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Consumers may pay too high a price for virtual LNG ‘pipelines’ in Pakistan 

March 21, 2024
Haneea Isaad
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Key Findings

At least two virtual liquified natural gas (VLNG) supply projects are being planned in Pakistan, with a combined capacity of 6.23 mtpa. However, the future of a virtual LNG pipeline network in Pakistan remains highly uncertain due to the complex economics and the need for strict safety and environmental regulations. 

There is a risk of unutilized terminal capacity and idle supply infrastructure due to a supply-demand mismatch. In addition, the loss of a high-paying customer base may jeopardize the financial health of Pakistan’s already struggling gas utilities.

IEEFA finds that the end-consumer price of LNG delivered via tanks or trucks in Pakistan would range between US$17/MMBTU and US$19/MMBTU. 

Affordability remains a prime concern. Although LNG prices are expected to come down in the future as a massive flood of supply enters the market post 2025, Pakistan is expected to continue paying higher prices due to oil-indexed contracts and a high credit risk. Locking in additional supply carrying the same risk may be unaffordable for consumers.

Pricing LNG by truck and rail into Pakistan’s gas market may prove overly challenging

In a move aimed at diversifying its natural gas supply options, Pakistan appears to be considering setting up virtual liquified natural gas (VLNG) ‘pipelines’ across the country. At present, the country has at least two VLNG projects underway, yet the economic viability of such ventures and their impact on the local consumer base remains unclear. 

Demand for natural gas including LNG remains strong in the country due to the inherent and widespread dependency of domestic, commercial, industrial, and power sectors on the fuel. However, dwindling domestic gas reserves and difficulties securing LNG cargoes on the spot market has led Pakistan to seek an alternative means of securing gas supply to ensure energy security – LNG virtual pipelines.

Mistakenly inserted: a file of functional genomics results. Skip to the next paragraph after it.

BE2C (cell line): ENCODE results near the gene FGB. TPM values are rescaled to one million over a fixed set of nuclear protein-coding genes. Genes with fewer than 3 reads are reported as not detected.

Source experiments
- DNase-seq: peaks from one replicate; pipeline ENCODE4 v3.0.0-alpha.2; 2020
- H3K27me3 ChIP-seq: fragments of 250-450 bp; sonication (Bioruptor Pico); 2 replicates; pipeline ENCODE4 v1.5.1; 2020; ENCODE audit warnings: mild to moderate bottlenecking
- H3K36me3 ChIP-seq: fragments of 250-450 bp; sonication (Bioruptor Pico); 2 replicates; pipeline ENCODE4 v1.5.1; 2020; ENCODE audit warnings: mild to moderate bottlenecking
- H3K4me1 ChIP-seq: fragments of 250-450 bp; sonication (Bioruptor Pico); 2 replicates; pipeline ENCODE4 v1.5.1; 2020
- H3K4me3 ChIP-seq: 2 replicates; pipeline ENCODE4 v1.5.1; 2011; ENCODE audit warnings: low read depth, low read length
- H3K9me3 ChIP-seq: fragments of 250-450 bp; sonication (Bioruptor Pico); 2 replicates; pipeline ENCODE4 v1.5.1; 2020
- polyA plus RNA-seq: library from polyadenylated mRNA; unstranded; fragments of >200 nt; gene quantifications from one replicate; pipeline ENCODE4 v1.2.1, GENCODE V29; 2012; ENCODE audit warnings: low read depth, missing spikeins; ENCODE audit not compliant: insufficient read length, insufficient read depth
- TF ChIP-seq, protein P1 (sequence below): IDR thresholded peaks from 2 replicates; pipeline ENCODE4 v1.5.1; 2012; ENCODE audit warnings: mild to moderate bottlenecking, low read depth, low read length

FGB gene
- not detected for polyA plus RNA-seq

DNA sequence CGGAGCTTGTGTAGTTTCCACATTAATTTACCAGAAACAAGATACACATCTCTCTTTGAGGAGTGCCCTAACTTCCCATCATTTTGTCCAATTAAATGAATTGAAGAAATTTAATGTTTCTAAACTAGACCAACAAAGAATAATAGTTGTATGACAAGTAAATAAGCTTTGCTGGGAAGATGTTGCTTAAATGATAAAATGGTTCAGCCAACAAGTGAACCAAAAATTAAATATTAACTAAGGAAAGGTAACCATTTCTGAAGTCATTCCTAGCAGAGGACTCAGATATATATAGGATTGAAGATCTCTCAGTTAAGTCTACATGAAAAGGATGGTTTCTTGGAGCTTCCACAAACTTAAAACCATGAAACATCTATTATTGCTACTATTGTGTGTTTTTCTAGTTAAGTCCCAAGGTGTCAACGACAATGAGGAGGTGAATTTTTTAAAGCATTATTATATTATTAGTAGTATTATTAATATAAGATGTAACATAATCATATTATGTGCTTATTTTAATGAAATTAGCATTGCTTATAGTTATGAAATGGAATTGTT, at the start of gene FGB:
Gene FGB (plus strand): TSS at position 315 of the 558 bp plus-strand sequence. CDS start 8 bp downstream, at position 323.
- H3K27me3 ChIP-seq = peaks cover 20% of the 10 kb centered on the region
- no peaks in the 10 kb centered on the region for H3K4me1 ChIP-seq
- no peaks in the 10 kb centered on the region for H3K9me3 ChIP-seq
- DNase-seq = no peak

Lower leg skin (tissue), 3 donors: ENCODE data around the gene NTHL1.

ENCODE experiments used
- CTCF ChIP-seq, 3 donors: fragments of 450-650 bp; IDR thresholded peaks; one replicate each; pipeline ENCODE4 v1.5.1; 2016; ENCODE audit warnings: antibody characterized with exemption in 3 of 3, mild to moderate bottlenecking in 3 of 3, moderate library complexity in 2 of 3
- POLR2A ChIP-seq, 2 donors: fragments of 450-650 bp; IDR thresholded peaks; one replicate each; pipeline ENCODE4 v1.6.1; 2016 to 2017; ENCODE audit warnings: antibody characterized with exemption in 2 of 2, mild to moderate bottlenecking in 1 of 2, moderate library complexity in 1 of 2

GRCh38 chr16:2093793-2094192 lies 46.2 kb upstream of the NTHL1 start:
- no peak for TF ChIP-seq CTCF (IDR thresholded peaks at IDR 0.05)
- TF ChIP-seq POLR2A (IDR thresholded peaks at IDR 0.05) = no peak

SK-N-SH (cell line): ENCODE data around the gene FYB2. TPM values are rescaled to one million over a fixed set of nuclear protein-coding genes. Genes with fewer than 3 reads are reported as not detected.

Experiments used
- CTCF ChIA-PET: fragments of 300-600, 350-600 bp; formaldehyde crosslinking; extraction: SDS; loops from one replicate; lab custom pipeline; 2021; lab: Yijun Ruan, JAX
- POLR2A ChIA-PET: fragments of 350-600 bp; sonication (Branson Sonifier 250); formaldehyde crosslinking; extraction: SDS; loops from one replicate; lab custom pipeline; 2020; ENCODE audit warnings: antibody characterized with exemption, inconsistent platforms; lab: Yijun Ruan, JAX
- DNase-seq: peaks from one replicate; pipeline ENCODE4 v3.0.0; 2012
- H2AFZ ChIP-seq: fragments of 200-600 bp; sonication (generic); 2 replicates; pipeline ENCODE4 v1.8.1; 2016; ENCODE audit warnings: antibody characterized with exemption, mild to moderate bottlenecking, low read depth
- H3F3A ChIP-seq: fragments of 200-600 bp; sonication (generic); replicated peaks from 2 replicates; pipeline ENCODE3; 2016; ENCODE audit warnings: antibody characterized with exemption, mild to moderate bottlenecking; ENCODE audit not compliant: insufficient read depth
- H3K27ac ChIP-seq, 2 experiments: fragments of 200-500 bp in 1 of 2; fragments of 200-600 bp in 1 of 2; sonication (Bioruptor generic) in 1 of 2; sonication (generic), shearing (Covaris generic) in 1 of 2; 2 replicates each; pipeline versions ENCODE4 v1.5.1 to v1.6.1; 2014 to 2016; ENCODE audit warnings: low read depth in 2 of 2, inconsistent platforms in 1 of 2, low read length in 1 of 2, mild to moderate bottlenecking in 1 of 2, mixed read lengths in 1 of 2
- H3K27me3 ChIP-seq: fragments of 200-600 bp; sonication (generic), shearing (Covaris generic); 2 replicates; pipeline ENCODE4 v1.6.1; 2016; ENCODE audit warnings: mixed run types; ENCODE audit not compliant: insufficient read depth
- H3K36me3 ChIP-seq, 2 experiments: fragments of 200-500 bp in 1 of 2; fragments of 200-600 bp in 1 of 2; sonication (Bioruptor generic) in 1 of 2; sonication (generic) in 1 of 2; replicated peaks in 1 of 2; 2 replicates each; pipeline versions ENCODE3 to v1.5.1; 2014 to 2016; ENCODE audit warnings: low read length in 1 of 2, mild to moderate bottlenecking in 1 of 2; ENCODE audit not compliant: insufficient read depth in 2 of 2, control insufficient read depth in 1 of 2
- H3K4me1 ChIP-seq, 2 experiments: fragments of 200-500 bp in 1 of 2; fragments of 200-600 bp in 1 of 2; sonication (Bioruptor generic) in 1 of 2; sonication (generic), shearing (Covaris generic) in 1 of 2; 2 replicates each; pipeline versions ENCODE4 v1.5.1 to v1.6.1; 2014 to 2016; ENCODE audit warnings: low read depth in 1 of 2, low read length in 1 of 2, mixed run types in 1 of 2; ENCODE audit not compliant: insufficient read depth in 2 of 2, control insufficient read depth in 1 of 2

Proposed virtual LNG supply chains in Pakistan

Virtual LNG supply chains, also referred to as trucked LNG in certain scenarios, are an alternative to the traditional means of supplying natural gas through pipeline infrastructure, typically involving the transportation of LNG using cryogenic trucks/tanks or rail. 

In December 2023, the China National Chemical Engineering Company (CNCEC) and LNGFlex Limited signed a Master Engineering Procurement Construction and Finance (EPCF) contract worth more than US$500 million to set up a virtual LNG supply network and a long-distance pipeline gas supply chain in Pakistan. CNCEC is a Chinese contractor with decades of experience in China’s LNG market, while LNGFlex is a subsidiary of the United Arab Emirates-based Bison Energy Group, which recently acquired the Tabeer LNG project, situated in Port Qasim. 

Together, the consortium will carry out the project in two phases. The first includes construction of a VLNG network complete with an LNG receiving terminal, on-shore LNG storage, and procurement of a fleet of ISO trucks. The VLNG network is expected to commence construction by the last quarter of 2024. The second phase, which involves a gasification facility and long-distance pipeline along with other associated infrastructure, is expected to receive a Final Investment Decision (FID) by 2025. Upon completion of the project, the virtual LNG pipeline will have a peak supply capacity of 750 million cubic feet per day (mmcfd) or 5.23 million tons per annum (mtpa). 

Other contenders include LNG Easy, a subsidiary of the Singapore-based LNG Easy Pte Ltd, which was awarded a provisional license in 2021 by the Oil and Gas Regulatory Authority (OGRA) for the supply of trucked LNG to off-grid consumers in Islamabad, Lahore and Karachi. Since then, the company has brought in a local partner called the Punjab Group, a Pakistan-based provider of education services not previously involved in the energy sector, and in September 2022 the consortium submitted an application to OGRA for a construction/operation license. In June 2023, OGRA conducted a public hearingregarding the provision of a license to the joint venture (JV), although no specific progress on the outcome of the hearing has been reported to date. 

According to the original announcement from LNG Easy, the project was expected to begin importing around 1 million tons per annum (mtpa) of LNG in 2023, but clearly the project has yet to materialize. It is speculated that the volatile nature of global LNG supply, resulting in a high-priced supply environment in Asia, has prevented the project from making much headway.